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FOCUS ON GOLF: U.S. Senior Open

It's an Altogether Foreign Concept

Field: Australia's Marsh says international contingent is strong, and likely to get even better in a few years.


So what is it that they call Graham Marsh . . . besides U.S. Senior Open champion, of course?

Yes, he's Swampy. And if you think about it, that's a fairly predictable nickname, brought to us by the same guys who refer to Terry Dill as "Pickle" and who probably secretly refer to Don January as "Month," Miller Barber as "Pole" and Don Bies as "Wax."

But what Marsh really should be known as this week is the leader of the pack, the talented bunch of international players who might make a name for themselves among those in the over-50 generation competing at the U.S. Senior Open that begins today at Riviera Country Club.

Marsh, the most famous golfer from Kalgoorlie, Australia, won his title last year at Olympia Fields Country Club in Illinois, where he won by one shot over John Bland, of Knysna, South Africa, in the first 1-2 international finish in U.S. Senior Open history.

Could it happen again? Does a koala like eucalyptus leaves?

There are 14 international players at Riviera, and they make a strong group, led by Marsh, Isao Aoki of Japan, Hugh Baiocchi of South Africa, David Graham of Australia, Jose Maria Canizares of Spain and Vicente Fernandez of Argentina.

It's not only a good group, it's going to be even better, Marsh said.

"The international players have been so successful, in an elite field of 78 on the senior tour, we probably make up 15% of the field," he said. "I think we're always going to be a force to be threatened with."

Not to mention reckoned with. Marsh pointed out that there's a rather large supply of international players who will turn 50 in the next decade or so. And with no other senior tour for them to play except the richest and best-run in the world--the Senior PGA Tour--you can expect players dropping in such as Nick Faldo, Seve Ballesteros and Bernhard Langer.

"So there's going to be many more quality senior players," Marsh said. "That's going to mean the quality of non-American players will remain high for a very long time."

Roberto De Vicenzo won the first U.S. Senior Open in 1980 at Winged Foot, and three other international players have won the senior major title: Gary Player of South Africa in 1986-87, Simon Hobday of South Africa in 1994 and Marsh last year.

The U.S. Golf Assn. usually sets up its U.S. Senior Open courses in sort of scaled-down versions of the U.S Open. At the senior Open, the rough is high, but not as high as the other Open. The fairways are narrowed, but not as much as at the Open. The greens are fast, only not as fast as the other Open.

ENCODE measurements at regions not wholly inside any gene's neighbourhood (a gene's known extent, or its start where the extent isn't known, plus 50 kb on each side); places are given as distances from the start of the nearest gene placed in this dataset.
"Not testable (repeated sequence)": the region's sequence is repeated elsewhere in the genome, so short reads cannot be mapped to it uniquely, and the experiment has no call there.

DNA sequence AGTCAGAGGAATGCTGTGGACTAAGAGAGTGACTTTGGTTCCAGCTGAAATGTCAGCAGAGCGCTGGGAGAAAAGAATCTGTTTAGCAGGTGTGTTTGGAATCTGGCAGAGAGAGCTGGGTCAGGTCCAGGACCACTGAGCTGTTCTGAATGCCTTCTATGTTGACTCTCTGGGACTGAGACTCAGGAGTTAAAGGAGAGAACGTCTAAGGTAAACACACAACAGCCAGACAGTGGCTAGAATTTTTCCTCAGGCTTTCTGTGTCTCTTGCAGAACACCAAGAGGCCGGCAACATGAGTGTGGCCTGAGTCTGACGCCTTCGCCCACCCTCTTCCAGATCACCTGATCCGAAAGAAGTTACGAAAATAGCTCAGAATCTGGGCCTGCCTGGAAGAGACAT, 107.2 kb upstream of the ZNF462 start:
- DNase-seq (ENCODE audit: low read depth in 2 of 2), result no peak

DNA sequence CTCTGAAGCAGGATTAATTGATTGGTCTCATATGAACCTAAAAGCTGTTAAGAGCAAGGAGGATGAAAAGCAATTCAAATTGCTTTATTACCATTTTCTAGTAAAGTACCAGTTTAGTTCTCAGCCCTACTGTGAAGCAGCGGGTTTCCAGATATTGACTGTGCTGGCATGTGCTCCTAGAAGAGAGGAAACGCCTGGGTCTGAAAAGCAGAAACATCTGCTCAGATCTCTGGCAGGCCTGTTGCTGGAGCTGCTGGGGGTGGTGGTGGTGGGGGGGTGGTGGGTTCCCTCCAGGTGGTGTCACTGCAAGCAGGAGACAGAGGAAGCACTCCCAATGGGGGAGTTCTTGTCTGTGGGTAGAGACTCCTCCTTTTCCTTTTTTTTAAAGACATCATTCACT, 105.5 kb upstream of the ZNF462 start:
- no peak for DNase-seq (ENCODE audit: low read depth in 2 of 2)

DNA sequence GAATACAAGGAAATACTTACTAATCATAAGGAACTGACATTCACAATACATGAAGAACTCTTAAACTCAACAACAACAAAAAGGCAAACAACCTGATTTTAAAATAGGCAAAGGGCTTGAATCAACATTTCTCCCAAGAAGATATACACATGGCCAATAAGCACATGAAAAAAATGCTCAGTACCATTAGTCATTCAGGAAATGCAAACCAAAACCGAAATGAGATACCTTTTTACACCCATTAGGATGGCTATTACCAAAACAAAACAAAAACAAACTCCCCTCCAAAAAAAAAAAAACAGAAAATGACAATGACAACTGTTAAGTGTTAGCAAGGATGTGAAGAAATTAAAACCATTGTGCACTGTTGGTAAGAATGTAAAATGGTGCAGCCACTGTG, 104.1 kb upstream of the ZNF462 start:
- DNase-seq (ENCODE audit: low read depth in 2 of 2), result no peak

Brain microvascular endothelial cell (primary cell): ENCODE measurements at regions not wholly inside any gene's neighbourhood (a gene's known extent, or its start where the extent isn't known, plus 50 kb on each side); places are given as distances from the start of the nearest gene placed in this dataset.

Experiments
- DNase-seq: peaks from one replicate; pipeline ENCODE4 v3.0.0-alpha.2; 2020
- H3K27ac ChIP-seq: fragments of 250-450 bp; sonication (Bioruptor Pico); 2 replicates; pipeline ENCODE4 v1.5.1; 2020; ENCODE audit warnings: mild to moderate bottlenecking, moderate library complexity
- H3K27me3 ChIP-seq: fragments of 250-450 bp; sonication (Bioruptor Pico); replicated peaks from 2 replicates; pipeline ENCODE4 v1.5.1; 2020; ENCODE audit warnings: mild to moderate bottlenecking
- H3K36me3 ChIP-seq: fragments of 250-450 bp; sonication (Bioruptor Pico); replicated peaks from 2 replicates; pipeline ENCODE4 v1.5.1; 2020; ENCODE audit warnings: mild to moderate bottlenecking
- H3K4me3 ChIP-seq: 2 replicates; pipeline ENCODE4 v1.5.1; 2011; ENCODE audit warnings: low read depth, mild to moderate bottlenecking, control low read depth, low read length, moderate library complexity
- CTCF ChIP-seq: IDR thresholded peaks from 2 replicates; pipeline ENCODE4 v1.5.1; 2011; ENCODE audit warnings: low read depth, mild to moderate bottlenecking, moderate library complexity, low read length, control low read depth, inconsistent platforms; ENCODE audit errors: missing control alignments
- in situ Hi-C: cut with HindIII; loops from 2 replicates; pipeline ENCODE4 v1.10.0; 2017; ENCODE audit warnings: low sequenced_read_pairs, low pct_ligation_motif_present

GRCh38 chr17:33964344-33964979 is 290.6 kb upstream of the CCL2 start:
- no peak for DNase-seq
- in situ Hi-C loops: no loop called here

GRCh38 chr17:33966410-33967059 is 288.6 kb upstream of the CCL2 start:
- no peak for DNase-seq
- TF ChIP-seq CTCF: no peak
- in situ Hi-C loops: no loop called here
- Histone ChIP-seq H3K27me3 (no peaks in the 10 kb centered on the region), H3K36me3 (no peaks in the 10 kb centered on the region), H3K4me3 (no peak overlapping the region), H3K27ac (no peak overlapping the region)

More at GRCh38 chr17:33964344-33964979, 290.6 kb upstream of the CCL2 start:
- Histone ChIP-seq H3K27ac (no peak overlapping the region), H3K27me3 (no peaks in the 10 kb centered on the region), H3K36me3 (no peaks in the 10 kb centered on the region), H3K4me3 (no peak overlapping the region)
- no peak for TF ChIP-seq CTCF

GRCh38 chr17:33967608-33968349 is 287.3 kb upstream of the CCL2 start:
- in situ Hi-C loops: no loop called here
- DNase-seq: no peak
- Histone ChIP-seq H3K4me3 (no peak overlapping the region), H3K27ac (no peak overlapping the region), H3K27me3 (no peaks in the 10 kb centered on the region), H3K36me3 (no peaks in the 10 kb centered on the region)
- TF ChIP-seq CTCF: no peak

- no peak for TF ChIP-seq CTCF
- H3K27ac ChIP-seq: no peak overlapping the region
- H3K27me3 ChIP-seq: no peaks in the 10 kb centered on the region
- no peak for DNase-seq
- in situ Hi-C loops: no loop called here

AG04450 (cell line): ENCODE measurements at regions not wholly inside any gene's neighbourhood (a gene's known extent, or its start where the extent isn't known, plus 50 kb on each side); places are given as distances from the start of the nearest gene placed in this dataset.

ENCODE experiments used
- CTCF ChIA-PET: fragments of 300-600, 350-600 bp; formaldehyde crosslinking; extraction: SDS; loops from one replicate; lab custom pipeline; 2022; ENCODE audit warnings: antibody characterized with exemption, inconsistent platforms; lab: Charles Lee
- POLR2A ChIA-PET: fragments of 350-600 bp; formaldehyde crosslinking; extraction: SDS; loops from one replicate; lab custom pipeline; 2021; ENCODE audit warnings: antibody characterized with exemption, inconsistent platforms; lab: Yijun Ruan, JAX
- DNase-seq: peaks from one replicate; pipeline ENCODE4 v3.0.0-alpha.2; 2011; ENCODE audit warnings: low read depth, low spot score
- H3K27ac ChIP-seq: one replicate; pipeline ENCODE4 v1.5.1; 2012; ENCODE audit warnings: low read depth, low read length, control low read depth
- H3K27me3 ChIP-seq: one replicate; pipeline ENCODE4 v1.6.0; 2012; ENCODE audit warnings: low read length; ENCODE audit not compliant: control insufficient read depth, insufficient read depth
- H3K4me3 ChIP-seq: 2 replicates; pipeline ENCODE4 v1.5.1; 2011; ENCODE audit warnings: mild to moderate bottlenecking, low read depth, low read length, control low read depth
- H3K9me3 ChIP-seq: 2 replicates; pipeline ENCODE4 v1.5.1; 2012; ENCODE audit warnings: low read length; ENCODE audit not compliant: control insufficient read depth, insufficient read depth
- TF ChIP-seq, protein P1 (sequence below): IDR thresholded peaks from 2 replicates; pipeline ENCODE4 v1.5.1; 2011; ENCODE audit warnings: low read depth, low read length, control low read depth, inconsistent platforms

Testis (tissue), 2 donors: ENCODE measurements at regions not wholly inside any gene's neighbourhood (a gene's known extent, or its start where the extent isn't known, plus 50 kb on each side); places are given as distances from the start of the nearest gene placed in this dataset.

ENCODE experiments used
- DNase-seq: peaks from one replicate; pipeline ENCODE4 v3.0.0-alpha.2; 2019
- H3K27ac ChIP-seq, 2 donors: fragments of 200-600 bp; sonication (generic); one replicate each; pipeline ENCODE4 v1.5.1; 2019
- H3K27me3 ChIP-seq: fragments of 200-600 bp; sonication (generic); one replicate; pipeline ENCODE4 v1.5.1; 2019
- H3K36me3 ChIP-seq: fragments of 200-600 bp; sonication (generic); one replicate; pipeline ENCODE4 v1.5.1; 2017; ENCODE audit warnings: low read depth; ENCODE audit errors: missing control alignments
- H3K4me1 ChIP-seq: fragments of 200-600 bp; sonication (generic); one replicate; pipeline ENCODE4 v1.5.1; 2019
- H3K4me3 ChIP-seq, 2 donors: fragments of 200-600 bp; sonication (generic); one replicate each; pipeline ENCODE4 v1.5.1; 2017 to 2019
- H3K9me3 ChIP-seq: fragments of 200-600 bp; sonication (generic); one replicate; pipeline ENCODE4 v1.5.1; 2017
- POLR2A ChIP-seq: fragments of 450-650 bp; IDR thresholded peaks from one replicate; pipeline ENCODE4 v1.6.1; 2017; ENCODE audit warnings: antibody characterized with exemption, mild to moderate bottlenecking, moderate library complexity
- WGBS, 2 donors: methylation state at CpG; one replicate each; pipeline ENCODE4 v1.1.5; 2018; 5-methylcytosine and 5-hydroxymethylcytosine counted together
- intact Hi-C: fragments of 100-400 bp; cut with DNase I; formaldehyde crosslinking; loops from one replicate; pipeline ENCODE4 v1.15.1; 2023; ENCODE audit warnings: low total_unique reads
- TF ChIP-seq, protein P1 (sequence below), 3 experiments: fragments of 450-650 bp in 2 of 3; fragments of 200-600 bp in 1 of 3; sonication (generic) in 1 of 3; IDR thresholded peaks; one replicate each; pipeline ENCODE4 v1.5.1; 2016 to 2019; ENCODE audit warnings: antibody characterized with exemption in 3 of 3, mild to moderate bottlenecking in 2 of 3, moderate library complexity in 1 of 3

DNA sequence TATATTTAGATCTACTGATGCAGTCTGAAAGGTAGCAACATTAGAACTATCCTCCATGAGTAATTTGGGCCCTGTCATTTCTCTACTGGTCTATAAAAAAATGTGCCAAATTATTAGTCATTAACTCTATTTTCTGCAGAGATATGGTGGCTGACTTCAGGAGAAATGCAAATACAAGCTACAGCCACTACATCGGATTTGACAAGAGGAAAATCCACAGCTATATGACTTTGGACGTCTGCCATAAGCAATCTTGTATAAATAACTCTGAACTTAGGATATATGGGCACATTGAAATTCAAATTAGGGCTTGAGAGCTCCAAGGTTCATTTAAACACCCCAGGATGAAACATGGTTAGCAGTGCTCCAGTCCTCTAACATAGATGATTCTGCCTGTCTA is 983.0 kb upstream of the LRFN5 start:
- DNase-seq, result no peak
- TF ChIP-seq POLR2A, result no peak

Marsh said the setup of a U.S. Open course requires a great deal of patience and at Olympia Fields, that may have aided the international players.

"It was really defensive golf in the true sense of the word," Marsh said. "And I believe that we international players have probably played a little bit more defensive golf than the American players.

"But I would not say that would be the case here. In fact, I would say this week the American players have a huge advantage because they have played Riviera over the years and they know the golf course."

The other international players who will tee it up at Riviera are Bob Charles of New Zealand, Bruce Crampton and Bruce Devlin of Australia, Hobday and Bobby Cole of South Africa and Tony Jacklin, Peter Oosterhuis and Brian Barnes of England.

In the field of non-American players, Marsh believes that Graham may have the best shot because he's playing well now, he's long off the tee and he can putt.

"I would suggest that he's a real threat around here," Marsh said.

Baiocchi could prove to be an equal threat, according to Marsh, who isn't nearly as sold on his own chances. In 17 tournaments, Marsh has five top 10s and has made $422,551, which is No. 21 on the Senior PGA Tour money list. But he has had only one top 10 since June and hasn't won since the U.S. Senior Open last year.

That's not to say Marsh has no chance.

"My confidence is gaining, but it's not at the same peak that it was at this time last year," he said. "However, every week is a new week and I believe that my ball-striking is starting to come back and my putting hasn't been all that far away. It's hard to get a true reflection on my putting because I've been hitting my iron shots so far from the hole. If I can [change] that, then I feel like I've got some kind of chance."

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